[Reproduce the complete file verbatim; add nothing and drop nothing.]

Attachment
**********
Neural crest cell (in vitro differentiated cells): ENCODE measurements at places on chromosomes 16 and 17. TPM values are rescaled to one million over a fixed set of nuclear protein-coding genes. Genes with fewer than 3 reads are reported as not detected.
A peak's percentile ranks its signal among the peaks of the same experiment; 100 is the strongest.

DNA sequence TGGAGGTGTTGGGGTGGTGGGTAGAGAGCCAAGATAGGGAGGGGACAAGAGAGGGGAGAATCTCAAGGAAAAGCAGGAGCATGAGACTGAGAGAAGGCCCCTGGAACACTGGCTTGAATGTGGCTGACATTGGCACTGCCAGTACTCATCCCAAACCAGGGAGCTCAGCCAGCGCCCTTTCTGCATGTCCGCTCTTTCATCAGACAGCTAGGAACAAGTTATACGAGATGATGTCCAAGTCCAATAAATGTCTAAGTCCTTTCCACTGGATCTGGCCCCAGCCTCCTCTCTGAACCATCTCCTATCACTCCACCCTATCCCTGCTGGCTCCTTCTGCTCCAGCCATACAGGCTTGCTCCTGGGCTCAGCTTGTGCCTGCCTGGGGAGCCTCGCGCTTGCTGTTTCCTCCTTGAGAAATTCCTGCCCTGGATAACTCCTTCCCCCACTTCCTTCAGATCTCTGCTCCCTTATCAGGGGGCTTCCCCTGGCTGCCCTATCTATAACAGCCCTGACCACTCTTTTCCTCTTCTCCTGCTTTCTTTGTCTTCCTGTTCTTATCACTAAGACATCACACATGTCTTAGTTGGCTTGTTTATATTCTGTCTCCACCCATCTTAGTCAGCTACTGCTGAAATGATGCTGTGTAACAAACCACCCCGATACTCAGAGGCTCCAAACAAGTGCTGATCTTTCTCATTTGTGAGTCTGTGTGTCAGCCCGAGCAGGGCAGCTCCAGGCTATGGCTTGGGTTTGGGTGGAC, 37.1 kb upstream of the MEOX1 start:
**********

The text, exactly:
Neural crest cell (in vitro differentiated cells): ENCODE measurements at places on chromosomes 16 and 17. TPM values are rescaled to one million over a fixed set of nuclear protein-coding genes. Genes with fewer than 3 reads are reported as not detected.
A peak's percentile ranks its signal among the peaks of the same experiment; 100 is the strongest.

DNA sequence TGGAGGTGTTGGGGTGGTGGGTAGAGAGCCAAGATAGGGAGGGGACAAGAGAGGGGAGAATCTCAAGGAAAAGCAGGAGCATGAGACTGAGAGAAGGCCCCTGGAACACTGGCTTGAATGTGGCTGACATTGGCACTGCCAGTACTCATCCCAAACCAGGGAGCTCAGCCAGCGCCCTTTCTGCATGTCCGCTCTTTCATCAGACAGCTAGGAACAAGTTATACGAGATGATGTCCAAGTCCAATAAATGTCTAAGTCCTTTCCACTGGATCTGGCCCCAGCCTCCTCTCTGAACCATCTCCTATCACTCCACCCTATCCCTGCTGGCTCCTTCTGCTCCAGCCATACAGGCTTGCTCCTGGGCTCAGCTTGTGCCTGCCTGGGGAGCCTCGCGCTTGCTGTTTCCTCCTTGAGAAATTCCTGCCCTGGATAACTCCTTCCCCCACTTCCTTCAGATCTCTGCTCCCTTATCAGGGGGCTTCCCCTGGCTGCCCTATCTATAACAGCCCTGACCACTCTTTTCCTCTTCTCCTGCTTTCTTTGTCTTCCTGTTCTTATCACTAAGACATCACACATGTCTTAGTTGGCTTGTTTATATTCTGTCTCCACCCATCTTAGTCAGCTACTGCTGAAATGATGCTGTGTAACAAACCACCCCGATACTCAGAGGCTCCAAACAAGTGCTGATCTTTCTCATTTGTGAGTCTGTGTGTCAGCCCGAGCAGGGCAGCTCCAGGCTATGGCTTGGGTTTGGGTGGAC, 37.1 kb upstream of the MEOX1 start: